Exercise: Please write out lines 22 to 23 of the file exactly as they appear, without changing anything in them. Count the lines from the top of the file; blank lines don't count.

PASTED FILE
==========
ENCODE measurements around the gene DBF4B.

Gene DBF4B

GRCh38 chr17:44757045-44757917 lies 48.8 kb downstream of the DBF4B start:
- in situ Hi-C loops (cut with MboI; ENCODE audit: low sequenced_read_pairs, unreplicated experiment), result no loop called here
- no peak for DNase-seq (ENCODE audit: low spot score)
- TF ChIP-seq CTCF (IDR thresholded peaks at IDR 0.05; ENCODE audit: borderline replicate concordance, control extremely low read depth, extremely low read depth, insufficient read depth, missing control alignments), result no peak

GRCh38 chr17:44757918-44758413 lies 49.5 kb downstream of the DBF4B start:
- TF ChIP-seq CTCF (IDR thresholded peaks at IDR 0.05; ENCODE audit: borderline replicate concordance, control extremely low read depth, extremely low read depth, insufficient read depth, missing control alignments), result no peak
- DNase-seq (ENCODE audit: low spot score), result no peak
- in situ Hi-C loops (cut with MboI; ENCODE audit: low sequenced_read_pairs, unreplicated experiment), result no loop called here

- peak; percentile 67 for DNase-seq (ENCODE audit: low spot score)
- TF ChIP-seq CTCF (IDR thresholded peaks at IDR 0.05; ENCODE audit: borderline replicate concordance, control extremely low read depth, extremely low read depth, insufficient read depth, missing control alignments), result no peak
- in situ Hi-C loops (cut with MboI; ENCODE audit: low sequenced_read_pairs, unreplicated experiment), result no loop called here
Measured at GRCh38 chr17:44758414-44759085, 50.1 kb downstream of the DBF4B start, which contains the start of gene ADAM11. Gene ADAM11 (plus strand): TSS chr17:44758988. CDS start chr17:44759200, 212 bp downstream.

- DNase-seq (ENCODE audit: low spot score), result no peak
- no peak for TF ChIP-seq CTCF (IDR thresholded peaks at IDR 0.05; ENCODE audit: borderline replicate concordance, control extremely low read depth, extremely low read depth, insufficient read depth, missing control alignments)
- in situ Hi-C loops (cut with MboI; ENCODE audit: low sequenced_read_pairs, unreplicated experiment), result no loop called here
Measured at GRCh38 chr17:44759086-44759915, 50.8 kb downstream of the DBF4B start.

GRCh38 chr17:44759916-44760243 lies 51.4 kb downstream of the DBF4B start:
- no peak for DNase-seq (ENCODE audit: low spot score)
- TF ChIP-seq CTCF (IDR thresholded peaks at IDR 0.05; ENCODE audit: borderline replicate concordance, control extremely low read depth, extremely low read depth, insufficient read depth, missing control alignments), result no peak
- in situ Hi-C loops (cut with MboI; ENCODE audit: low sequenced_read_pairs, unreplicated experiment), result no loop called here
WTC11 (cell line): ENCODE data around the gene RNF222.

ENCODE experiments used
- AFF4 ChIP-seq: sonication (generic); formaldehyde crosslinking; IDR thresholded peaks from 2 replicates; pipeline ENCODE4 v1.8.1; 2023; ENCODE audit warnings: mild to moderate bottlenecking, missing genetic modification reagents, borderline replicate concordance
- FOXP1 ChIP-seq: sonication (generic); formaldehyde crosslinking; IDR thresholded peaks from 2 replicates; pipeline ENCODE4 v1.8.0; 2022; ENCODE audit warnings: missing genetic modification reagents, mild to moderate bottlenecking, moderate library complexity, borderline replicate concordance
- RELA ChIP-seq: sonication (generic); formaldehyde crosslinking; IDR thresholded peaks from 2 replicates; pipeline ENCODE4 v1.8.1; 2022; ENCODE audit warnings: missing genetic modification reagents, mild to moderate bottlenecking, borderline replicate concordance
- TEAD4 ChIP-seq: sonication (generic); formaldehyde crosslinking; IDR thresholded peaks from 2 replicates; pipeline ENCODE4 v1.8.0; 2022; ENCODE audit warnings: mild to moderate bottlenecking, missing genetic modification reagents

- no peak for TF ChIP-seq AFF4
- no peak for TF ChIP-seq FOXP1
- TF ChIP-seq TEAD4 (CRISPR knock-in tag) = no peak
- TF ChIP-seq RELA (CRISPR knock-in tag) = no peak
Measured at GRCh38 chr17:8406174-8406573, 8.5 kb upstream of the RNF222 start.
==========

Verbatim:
- in situ Hi-C loops (cut with MboI; ENCODE audit: low sequenced_read_pairs, unreplicated experiment), result no loop called here
WTC11 (cell line): ENCODE data around the gene RNF222.